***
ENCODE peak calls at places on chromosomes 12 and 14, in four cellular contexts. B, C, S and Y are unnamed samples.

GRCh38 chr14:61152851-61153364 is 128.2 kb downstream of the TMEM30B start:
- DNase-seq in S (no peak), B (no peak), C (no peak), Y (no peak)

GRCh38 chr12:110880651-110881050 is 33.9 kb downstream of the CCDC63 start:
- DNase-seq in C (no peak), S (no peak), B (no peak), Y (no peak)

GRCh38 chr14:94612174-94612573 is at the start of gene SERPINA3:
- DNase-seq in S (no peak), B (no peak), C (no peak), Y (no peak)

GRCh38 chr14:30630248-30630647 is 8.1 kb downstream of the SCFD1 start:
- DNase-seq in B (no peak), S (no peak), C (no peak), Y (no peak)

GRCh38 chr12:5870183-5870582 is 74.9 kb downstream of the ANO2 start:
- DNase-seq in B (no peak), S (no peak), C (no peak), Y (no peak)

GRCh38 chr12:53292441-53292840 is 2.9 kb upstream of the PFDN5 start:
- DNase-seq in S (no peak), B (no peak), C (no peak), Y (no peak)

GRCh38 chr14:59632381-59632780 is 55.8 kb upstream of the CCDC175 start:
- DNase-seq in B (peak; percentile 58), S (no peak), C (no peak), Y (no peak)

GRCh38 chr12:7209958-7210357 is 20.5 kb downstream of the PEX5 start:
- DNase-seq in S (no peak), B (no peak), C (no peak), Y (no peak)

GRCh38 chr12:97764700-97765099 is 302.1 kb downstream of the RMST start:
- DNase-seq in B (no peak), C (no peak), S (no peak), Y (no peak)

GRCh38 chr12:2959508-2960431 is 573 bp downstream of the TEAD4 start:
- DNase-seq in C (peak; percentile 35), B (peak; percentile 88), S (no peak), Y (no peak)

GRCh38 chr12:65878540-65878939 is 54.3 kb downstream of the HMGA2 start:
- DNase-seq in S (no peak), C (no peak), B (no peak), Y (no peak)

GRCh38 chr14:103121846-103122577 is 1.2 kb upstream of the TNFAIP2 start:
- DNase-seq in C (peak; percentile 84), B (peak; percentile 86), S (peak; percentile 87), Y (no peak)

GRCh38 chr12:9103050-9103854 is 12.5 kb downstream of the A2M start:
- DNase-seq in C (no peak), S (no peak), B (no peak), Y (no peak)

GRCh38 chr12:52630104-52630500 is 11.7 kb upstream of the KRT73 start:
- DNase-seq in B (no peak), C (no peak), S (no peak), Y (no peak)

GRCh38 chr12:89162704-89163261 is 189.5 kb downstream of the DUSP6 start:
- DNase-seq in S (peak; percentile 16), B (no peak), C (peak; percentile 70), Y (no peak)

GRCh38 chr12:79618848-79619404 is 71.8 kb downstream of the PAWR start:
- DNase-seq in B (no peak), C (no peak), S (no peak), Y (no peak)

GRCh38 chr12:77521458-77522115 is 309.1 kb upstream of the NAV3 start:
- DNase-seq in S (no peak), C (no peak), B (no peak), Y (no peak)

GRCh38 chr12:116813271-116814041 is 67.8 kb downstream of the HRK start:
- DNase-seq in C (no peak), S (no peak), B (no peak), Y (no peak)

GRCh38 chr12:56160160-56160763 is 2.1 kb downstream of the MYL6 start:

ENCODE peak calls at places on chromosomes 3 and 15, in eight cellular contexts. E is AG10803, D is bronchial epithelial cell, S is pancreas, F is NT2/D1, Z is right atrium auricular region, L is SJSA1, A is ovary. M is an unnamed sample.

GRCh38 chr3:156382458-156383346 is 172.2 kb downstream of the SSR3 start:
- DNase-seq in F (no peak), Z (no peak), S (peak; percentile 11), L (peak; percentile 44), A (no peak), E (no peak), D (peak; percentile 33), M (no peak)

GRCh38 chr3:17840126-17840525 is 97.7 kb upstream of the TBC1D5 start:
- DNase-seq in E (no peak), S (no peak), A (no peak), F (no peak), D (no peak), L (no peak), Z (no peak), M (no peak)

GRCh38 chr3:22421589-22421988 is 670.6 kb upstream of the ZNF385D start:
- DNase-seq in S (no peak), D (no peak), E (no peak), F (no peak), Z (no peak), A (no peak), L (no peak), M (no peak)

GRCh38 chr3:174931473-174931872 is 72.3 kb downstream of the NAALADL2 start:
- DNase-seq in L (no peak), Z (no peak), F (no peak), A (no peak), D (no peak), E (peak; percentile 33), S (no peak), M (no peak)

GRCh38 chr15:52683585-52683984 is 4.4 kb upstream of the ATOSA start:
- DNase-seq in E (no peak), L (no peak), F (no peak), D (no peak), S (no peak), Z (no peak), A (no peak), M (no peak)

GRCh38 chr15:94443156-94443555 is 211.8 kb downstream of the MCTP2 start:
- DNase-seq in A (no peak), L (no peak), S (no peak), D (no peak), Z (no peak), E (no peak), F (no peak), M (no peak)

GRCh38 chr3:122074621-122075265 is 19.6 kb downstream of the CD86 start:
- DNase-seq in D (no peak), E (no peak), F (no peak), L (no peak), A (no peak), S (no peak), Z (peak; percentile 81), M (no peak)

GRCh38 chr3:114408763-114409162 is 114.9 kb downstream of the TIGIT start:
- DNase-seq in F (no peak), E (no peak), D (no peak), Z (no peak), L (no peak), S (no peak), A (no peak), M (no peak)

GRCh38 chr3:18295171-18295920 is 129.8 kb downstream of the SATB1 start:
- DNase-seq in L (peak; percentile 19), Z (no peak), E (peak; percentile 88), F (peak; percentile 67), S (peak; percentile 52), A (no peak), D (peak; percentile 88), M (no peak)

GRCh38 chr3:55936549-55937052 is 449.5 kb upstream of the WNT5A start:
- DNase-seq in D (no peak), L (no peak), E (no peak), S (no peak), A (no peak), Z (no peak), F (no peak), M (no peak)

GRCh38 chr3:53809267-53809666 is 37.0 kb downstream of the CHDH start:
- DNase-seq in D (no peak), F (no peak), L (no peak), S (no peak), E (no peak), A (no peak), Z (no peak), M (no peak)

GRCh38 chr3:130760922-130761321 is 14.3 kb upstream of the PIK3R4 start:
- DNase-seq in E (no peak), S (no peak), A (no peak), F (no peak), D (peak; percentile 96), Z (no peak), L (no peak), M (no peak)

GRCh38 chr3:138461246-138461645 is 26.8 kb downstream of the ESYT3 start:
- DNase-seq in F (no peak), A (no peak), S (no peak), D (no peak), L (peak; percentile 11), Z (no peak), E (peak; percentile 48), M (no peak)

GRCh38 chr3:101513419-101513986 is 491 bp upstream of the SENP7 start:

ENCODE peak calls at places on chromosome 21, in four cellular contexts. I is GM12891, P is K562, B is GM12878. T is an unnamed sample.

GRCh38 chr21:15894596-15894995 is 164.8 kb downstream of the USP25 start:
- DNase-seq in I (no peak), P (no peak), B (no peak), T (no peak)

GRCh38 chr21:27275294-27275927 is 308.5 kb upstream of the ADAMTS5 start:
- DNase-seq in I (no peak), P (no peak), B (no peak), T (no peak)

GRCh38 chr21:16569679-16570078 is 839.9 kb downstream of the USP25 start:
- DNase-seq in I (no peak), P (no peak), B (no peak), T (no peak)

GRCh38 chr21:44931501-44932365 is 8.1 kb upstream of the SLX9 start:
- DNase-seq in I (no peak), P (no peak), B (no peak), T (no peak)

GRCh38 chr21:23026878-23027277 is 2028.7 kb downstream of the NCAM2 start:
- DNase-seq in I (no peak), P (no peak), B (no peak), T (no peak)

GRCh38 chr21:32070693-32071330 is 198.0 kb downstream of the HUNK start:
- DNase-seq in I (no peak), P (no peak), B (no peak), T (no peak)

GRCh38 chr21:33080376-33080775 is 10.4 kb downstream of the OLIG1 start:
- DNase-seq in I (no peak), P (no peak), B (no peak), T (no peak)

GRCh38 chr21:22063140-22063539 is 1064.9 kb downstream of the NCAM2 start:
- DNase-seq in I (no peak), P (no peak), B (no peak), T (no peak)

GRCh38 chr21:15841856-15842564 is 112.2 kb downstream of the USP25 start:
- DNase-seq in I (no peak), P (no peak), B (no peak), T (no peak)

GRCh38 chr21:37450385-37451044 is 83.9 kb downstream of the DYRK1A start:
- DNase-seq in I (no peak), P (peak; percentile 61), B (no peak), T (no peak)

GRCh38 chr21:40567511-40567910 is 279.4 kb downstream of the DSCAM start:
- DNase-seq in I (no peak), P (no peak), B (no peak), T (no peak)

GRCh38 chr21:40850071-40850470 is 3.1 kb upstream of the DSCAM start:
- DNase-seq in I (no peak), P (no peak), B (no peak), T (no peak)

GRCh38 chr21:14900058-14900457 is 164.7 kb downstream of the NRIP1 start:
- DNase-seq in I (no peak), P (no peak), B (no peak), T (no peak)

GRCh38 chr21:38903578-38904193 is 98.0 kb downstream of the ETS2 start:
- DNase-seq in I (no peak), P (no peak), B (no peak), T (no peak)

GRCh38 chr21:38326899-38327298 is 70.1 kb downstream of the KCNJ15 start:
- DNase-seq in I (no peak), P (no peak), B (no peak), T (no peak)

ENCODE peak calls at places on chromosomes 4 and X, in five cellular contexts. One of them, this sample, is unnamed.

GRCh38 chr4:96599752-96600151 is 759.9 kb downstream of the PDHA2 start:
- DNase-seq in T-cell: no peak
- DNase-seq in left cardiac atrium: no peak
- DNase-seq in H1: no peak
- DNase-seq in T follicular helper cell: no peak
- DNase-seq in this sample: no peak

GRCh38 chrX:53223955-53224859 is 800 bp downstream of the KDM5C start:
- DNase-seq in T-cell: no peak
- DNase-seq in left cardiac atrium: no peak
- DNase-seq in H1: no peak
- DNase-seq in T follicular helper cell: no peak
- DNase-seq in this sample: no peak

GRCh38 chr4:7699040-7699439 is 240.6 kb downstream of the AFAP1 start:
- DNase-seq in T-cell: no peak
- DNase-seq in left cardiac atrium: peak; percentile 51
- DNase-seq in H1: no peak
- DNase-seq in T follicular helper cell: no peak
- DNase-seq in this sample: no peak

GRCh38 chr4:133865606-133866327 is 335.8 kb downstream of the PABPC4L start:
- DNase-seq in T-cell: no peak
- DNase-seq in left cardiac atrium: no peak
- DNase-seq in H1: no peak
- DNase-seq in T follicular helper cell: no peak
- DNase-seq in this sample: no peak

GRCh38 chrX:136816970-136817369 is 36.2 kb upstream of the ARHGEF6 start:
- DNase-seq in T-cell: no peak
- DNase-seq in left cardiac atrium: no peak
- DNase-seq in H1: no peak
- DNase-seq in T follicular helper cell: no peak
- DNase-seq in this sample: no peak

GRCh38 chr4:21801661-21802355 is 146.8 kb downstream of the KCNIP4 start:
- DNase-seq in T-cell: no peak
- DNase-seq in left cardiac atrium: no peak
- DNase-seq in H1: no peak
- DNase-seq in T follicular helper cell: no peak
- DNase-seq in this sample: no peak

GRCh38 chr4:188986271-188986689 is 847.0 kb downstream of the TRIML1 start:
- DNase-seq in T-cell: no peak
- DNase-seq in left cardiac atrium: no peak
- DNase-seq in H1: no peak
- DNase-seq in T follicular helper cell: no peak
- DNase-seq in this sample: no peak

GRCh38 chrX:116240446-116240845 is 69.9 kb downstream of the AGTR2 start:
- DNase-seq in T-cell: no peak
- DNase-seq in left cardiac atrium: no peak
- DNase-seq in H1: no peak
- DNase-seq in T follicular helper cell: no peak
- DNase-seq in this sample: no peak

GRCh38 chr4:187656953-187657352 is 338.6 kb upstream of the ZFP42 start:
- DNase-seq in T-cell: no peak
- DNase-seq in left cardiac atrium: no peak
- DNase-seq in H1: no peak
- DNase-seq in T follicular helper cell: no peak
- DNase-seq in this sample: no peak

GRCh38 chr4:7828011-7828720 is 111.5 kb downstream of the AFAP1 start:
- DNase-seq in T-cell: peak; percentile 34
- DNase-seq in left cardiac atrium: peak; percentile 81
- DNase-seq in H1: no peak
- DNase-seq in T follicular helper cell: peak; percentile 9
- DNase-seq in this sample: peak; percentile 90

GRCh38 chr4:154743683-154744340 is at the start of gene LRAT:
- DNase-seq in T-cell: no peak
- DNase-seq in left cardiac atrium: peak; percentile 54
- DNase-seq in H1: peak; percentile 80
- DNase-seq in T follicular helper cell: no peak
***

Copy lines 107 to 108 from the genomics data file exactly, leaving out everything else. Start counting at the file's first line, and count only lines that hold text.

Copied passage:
- DNase-seq in left cardiac atrium: no peak
- DNase-seq in H1: no peak